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How to Bring Your 'Jazz Brain' to Work

Why this author says a 'jazz brain' can help you get a job and do yours better

By Art Markman

In his new book, Bring Your Brain to Work, cognitive scientist and University of Texas at Austin professor of psychology and marketing Art Markman says using  your “jazz brain” to improvise can help you get a job, do it well and advance your career. Throughout the book, Markman — who took up the saxophone in his thirties — has sidebar boxes explaining how to do it. Here are a few of his ideas.

Jazz Brain
Credit: Adobe

The Jazz Brain

A remarkable facet of humans is our capacity to improvise. Good improvisation requires expertise. Indeed, the most flexible individuals are those with considerable knowledge in a domain. Experts are best able to recall things from the past that may be useful for adapting to new circumstances. They can also imagine the outcome of a particular course of action, so they can judge well whether that action is likely to succeed.

The best people in the workplace play with their heads and their hearts.

For this reason, it’s important to expose yourself to many different situations in the workplace. It can be uncomfortable to do something unfamiliar, and the first time you try, you’re likely to make plenty of mistakes. But the wider the range of things you have done, the more flexibly you’ll be able to work in the future.

Bring Your Brain to Work

After You Blow a Note, It Is Gone

When I first started learning to play jazz on the saxophone, I blew a lot of sour notes. Usually I would stop after messing up. My teacher would put his hand to his ear and say, “Hear that? No! That note is gone. Now play.”

You’re going to make mistakes in job interviews and answer a question less well than you could have. No company is looking for perfection. What it wants is to know how you’re going to face adversity.

If you make a mistake in a job interview, just let it go. You can think about how to improve the way you answer questions later, when the interview is over.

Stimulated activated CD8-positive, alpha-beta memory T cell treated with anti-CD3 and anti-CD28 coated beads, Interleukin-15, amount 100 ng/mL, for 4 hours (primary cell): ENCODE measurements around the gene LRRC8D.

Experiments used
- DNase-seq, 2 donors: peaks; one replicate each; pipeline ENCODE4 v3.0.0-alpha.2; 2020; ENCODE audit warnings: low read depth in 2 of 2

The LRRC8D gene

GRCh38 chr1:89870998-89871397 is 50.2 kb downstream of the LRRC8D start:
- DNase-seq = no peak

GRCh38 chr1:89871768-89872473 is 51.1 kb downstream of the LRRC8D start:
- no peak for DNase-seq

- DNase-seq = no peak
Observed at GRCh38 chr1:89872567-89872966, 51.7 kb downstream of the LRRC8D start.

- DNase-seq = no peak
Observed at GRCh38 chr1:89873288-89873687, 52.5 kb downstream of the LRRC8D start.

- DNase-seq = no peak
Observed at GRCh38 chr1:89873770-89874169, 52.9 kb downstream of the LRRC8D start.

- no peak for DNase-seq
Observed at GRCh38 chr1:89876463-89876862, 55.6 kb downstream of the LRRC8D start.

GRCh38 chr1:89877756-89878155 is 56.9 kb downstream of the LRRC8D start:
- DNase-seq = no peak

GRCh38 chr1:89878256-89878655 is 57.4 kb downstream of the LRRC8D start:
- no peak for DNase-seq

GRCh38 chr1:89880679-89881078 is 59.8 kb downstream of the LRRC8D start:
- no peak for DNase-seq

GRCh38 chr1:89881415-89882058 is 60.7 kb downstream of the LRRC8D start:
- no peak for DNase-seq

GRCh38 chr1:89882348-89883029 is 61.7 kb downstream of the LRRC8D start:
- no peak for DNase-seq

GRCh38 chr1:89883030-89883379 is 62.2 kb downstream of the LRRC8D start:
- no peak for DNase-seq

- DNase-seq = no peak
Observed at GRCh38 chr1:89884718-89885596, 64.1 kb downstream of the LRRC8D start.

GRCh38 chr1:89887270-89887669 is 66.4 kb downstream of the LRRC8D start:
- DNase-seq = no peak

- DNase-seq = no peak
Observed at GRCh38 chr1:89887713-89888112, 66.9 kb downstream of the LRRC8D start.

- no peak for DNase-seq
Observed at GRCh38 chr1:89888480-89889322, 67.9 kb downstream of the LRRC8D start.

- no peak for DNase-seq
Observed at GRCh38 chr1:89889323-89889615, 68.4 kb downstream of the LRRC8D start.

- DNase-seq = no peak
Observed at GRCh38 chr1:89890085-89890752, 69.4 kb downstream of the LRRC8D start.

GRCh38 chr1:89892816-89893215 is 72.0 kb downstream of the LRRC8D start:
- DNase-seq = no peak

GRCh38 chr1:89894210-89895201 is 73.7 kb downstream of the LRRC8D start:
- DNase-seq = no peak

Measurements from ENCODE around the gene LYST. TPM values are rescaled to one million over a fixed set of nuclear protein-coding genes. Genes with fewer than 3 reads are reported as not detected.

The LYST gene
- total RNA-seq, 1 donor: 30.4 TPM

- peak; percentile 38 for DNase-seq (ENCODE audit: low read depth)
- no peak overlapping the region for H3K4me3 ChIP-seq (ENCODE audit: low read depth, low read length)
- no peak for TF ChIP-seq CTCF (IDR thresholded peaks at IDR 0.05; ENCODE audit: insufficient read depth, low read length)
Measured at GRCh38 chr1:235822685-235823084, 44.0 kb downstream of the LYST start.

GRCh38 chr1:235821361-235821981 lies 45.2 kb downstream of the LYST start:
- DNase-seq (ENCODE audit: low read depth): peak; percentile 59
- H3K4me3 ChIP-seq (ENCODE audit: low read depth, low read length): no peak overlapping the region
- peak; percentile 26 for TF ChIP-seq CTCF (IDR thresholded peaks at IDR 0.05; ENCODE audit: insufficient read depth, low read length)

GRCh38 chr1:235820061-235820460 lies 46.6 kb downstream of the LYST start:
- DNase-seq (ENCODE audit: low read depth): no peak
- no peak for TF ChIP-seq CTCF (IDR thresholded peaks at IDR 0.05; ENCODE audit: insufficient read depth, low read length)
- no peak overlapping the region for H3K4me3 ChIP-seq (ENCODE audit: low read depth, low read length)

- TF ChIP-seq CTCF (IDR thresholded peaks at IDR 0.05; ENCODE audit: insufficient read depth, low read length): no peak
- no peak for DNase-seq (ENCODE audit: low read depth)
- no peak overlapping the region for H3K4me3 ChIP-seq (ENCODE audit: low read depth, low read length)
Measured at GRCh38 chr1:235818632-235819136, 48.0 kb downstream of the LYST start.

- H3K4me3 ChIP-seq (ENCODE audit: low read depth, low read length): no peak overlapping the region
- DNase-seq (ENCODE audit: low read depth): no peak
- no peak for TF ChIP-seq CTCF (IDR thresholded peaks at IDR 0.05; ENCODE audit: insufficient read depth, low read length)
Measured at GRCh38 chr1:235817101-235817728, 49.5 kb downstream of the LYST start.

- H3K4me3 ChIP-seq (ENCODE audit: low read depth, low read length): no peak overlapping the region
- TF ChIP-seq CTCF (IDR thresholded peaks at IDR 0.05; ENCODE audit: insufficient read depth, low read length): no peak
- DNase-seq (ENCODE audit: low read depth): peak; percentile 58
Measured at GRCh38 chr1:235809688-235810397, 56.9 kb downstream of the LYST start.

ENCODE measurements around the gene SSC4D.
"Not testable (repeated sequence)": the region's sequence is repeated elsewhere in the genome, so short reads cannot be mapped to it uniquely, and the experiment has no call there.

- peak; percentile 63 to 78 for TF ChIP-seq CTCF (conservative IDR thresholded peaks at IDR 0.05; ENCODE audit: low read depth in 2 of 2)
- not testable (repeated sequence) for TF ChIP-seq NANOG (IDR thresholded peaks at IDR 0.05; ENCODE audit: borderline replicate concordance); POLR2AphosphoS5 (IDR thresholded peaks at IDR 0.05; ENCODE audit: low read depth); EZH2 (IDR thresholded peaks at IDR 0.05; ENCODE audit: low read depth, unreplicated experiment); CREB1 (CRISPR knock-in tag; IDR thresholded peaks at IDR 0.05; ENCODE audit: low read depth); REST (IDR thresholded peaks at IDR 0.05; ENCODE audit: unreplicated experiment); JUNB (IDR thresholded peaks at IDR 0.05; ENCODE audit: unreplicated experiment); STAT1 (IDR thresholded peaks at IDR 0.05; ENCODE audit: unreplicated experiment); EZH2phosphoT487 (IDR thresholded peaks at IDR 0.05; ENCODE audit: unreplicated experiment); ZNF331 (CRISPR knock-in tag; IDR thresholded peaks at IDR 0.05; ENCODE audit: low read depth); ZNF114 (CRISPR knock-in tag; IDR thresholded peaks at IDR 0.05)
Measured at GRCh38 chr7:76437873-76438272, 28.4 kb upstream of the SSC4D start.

Playing With Your Head and Your Heart

I’ve heard jazz players talk about the difference between “head” players and “heart” players. Head players know their music theory in and out and focus on playing solos that fit technically. Heart players listen to what other musicians are doing and play what feels like in the situation.


Truly great players play with both head and heart. The best people in the workplace also play with their heads and their hearts. They become experts in their domain, but they’re comfortable enough with their knowledge to be able to listen and adapt what they know to the circumstances. It’s a matter of learning when the textbook response is the right one and when to deviate.

The best way to get there is to keep developing your base of knowledge and your ability to pay attention to the situation.

The Perfect Is the Enemy of the Good

If you listen to a lot of jazz, you’ll hear some great solos. In the workplace, you could be forgiven for being reluctant to blow a solo of your own. After all, you’re likely to make some mistakes.

For some people, perfectionism is their biggest productivity killer. It keeps them from being decisive and from delegating tasks to others who might not carry them out as well as they would. To be successful at work, though, you have to be willing to try things you haven’t yet perfected.

Any large project has facets that could be improved. Those improvements can be made later.

Finally, you must be willing to delegate. Over time, you’ll gain expertise that allows you to do things that other people cannot, so focus your efforts on those things and pass along tasks that others can do well enough — even if you think you could do them better.

(Excerpted from Bring Your Brain to Work: Using Cognitive Science to Get a Job, Do It Well and Advance Your Career by Art Markman; Harvard Business Review Press.)

Art Markman, author of Bring Your Brain to Work, is a cognitive scientist and a professor of psychology and marketing at the University of Texas at Austin, where he is also executive director of the IC2 Institute. Read More
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